Table Eighteen: Joseph Suglia

Black rhinoceroses dash in the paths of oncoming cars, as paratroopers fast-rope into the city from hovering helicopters.

Charging, in a galvanic surge, overthrowing and overturning the cars, the rhinoceroses are merciless. The rhinoceroses, they are such bulky bullies.

A white rhinoceros, built like an armored tank, swings its body toward you, sweeping and swinging. An ancient-looking creature, it could have lived for aeons. It might continue to live for aeons, for it knows no temporal limits. The beast might be thousands of years old.

You are fascinated by the sweep and the swing of the white rhinoceros. Its lips are like teeth, grinding up a pomegranate, pomegranate juice like baby’s blood staining its powerful mouth. Its horns are steel cones. Its ears are steel radio cones, swiveling like antennae, attuned to every sound that you make. The white rhinoceros, it is a tank with four steel cones on its head.

Snapping pictures of the rhinoceros, the American tourists near the gnawing animal. Raising its heavy head, the rhinoceros releases a roar. The American tourists stumble backward.

At first, the rhinoceros seems petrific, frozen, still. At first, it resembles a statue. Now, you see that it is a self-moving vehicle moving with enormous force. A powerhouse, heavily galloping.

The rhinoceros gallops toward the exit to Lake Shore Drive, ambling along the side of the road. Soon it will be thrusting its head against the immobile vehicles stalled on the highway, smashing its head through the windows, and crushing them beneath its massive bulk.

Hooves flying, the reek of animal sweat. A whirlwind of stamping hooves and gnashing teeth overcomes the intersection. As a cavalcade of Thoroughbred horses rushes past you, you think of a time when such a thing would have been remarkable.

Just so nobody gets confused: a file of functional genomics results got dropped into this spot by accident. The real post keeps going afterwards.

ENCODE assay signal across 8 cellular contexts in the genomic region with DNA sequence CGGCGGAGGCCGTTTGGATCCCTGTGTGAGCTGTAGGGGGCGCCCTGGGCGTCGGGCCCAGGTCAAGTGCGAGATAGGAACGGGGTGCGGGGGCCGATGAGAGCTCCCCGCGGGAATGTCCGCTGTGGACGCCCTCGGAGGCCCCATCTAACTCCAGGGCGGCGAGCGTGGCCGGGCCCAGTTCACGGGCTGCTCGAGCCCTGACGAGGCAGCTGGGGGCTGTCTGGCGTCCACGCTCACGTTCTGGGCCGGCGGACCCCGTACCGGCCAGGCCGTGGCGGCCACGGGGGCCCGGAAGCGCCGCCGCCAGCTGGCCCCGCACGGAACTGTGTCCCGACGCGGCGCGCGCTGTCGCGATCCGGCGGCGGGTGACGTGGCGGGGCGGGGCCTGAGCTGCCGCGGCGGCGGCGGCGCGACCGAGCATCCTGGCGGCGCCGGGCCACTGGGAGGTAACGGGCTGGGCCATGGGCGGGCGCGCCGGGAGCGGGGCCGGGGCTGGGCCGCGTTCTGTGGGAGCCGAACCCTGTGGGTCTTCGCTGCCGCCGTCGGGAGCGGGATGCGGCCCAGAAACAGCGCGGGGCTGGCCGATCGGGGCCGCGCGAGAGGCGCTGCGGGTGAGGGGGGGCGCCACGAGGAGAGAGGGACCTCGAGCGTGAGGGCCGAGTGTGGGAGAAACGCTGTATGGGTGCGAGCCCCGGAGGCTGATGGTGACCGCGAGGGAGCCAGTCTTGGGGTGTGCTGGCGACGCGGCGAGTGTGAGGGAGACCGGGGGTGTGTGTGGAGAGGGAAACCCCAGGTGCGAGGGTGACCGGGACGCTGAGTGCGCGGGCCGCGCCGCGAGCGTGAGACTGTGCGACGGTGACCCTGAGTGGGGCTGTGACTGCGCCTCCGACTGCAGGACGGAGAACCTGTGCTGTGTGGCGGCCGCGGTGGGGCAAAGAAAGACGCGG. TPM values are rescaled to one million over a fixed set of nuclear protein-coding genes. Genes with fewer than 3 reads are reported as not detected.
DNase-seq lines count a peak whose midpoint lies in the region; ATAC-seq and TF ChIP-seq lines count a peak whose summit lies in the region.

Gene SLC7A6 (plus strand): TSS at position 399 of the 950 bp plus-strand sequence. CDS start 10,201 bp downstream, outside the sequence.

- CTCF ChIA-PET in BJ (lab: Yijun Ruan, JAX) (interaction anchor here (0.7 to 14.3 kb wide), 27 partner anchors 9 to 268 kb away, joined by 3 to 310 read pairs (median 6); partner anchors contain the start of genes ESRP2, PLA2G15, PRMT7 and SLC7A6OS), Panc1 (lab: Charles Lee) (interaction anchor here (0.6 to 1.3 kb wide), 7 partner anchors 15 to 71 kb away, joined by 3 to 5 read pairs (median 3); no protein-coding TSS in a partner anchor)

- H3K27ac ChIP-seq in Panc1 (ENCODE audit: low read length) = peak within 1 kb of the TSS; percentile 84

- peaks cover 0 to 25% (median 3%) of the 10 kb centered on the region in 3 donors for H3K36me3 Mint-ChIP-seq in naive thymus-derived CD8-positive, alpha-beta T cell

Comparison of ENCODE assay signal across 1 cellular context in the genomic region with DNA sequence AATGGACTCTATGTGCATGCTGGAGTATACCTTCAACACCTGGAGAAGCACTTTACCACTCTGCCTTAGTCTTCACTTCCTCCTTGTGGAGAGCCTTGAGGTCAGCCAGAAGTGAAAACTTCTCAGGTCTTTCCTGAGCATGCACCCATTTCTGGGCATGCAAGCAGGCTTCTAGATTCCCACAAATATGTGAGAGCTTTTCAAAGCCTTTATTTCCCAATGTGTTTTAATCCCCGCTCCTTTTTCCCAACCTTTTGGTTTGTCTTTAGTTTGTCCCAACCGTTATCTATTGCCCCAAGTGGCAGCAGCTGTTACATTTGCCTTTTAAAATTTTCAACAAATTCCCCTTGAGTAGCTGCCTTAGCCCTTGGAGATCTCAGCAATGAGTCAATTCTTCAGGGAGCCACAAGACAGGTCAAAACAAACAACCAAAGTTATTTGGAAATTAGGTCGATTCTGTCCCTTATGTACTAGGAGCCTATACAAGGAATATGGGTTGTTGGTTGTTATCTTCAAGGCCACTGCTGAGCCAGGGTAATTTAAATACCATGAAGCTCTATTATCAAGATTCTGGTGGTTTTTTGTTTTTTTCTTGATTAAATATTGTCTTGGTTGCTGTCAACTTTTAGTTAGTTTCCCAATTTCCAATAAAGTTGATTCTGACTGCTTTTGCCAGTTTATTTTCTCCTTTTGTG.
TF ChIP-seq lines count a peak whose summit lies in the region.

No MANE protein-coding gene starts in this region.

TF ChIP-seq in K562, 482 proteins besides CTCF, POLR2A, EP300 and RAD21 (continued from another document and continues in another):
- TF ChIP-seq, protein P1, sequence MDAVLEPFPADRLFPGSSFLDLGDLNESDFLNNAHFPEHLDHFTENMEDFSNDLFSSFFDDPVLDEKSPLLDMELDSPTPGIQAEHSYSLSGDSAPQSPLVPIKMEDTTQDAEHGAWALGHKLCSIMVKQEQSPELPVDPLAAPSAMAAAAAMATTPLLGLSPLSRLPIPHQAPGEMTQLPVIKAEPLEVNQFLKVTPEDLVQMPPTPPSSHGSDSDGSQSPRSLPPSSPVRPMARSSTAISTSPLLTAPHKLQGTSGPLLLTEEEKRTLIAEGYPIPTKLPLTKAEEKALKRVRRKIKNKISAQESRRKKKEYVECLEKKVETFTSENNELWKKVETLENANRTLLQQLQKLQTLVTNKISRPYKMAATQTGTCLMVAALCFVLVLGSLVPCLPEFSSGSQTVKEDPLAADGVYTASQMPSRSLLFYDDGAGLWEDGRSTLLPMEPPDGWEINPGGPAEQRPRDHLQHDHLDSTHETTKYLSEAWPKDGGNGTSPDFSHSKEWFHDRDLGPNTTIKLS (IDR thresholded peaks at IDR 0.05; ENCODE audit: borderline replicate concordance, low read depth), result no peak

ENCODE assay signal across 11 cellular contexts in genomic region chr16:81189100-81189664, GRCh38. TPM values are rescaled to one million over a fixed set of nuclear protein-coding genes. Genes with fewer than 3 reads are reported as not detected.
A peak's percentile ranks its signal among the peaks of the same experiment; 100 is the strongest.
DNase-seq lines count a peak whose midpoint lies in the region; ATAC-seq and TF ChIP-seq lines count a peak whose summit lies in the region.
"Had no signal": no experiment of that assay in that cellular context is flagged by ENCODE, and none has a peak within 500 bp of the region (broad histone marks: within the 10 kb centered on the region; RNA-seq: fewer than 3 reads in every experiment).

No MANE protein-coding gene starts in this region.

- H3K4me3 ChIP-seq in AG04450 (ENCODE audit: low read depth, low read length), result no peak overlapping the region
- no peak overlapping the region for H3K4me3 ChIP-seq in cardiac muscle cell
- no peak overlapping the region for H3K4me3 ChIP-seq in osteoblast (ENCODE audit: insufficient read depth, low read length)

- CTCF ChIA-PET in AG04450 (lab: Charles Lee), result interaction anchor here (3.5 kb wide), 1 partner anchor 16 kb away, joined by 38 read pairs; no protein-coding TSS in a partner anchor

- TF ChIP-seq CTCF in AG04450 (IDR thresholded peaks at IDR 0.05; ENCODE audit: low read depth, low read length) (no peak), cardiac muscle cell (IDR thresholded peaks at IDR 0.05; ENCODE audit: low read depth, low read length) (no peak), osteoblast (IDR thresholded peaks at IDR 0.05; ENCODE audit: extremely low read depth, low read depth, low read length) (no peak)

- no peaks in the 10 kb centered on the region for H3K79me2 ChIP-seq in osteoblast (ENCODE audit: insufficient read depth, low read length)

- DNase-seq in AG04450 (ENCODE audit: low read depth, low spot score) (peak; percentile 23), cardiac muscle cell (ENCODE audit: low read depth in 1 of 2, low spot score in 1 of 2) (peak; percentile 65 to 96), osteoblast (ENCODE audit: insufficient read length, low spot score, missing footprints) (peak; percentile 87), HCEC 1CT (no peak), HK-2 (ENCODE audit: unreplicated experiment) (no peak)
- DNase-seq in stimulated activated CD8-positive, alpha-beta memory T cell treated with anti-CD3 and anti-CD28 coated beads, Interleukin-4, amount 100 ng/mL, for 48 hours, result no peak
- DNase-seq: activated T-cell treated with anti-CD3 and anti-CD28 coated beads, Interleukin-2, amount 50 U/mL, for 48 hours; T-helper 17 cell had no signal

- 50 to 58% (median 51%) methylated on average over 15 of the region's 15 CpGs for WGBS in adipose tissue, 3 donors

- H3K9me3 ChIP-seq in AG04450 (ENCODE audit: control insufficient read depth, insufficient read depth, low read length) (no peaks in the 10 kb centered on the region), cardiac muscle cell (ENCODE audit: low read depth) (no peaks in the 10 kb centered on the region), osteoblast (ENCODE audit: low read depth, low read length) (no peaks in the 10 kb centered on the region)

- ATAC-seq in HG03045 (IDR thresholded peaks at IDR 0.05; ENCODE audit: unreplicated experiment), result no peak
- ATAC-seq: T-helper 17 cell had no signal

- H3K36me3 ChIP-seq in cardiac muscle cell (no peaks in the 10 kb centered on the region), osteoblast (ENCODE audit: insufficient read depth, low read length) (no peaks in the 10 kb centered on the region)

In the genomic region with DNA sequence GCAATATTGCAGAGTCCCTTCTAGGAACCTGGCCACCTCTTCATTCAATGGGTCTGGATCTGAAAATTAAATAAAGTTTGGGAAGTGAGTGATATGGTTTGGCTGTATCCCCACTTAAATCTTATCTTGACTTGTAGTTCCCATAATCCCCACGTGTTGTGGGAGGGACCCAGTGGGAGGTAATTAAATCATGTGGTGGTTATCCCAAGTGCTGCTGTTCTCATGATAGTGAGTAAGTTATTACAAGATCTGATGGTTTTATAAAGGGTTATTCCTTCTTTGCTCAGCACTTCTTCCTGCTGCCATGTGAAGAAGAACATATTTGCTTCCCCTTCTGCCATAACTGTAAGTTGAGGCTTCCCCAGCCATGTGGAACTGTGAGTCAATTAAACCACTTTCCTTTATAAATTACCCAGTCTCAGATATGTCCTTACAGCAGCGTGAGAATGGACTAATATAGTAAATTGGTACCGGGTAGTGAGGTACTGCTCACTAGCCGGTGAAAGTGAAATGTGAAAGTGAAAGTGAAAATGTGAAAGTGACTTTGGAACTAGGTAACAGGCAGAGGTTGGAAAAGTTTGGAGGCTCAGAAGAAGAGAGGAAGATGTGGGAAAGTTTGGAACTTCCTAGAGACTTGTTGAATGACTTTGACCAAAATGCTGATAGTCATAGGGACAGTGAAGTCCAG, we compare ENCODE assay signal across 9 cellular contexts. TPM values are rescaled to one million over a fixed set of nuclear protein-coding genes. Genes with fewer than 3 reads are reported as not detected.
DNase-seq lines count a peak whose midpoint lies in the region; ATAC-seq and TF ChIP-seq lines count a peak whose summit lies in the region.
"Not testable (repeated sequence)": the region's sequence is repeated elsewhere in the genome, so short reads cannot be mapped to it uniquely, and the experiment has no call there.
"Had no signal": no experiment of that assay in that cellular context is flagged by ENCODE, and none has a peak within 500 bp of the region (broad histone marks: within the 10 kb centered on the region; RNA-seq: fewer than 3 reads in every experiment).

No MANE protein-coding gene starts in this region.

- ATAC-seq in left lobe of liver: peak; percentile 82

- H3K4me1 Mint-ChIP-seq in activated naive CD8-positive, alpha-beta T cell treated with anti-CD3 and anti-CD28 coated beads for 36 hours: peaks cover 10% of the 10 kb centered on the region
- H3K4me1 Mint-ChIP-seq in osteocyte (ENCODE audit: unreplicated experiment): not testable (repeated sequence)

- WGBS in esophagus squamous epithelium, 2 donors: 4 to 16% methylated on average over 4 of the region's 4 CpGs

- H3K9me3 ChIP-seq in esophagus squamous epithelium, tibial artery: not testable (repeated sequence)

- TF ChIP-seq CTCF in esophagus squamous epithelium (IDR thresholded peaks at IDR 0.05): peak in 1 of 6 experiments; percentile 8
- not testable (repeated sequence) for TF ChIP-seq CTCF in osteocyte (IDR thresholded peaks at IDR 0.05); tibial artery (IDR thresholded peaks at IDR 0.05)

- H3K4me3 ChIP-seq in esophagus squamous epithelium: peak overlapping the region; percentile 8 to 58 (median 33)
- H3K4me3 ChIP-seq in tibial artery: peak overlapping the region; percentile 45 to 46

Your eyes follow the choreography of the stampeding herd. The horses are like dragons—great, frothing dragons. Dragons that seethe through their chompers.

The horses have scimitar-shaped ears, wild mustangs flashing across the street like switchblades. Horses with triangular heads, sawing the air. The horses pierce the clouds of powder like missiles through a sandstorm.

Champagne-colored horses are waving their legs. Wiry horses are convexing their backs as they run. You hear nothing but the drumming of charging hooves as the herd veers past you.

Hot-blooded horses, their coats sheening, are giving off a golden gleam as they run, their coats almost metallic in the light.

They glide, their gait buoyant and undulant. The folds on their arch-shaped necks open and close. Their eyes are brazenly blazing, their shoulders are sloping as they gallop. Strong hindlegs are propelling them forward. The horses stop running and genuflect at a merchandise altar—a shrine of washing machines, laundry machines, and refrigerators abandoned on the side of the road.

Slower now. Galloping Clydesdales and galloping Alsatians, not quite as fast. The horses drag to a trot. Dressage horses are stamping the ground, heading for the Caribou Coffee. Hopping and bobbing their big heads, the Westphalian horses prance down the street. Making their way to the Stout Barrel House & Galley.

A walnut-haired girl in a blue pinafore throws her arms around a foal’s brown neck and kisses its hide. Her eyes coruscate bluely. She scratches the horse behind one of its delicate folded ears. The charming foal, charming and diminutive, is licking her face with a purple tongue.

The Icelandic horse raises its magnificent head. The girl pats the horse’s head and smoothens its brown mane with her fingers. With an ineffable grace, she lifts a leg and mounts the croup.

You walk further southward down Clark Street.